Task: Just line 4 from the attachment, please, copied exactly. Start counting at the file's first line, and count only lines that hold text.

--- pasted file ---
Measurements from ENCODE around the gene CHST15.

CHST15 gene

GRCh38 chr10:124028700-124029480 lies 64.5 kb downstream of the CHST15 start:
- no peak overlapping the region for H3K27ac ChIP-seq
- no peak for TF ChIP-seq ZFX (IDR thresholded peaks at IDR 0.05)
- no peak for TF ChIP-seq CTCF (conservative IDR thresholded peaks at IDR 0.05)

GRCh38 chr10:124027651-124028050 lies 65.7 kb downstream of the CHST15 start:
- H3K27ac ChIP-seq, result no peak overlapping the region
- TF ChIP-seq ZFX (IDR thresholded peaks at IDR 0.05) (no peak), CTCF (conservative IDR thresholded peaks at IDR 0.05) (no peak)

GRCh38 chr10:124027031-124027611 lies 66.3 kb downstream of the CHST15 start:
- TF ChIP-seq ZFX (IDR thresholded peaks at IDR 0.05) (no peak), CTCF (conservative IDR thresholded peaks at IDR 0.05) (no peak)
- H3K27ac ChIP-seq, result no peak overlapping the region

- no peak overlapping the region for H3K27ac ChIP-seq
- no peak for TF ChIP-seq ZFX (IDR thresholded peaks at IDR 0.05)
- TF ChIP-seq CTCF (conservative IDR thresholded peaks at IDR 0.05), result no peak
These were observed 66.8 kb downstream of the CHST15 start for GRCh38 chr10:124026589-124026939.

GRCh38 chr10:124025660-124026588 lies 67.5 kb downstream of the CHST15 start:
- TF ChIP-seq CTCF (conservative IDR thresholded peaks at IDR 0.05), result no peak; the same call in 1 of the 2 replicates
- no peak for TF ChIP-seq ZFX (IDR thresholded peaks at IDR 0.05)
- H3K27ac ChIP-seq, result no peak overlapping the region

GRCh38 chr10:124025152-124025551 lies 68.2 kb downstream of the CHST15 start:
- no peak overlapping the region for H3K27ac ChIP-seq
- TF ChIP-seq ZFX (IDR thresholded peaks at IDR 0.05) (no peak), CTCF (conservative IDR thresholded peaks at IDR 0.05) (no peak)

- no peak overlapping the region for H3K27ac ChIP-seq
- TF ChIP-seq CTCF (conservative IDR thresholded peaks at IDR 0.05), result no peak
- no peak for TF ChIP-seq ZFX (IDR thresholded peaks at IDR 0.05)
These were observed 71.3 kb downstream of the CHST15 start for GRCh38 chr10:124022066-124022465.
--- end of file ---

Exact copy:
- no peak overlapping the region for H3K27ac ChIP-seq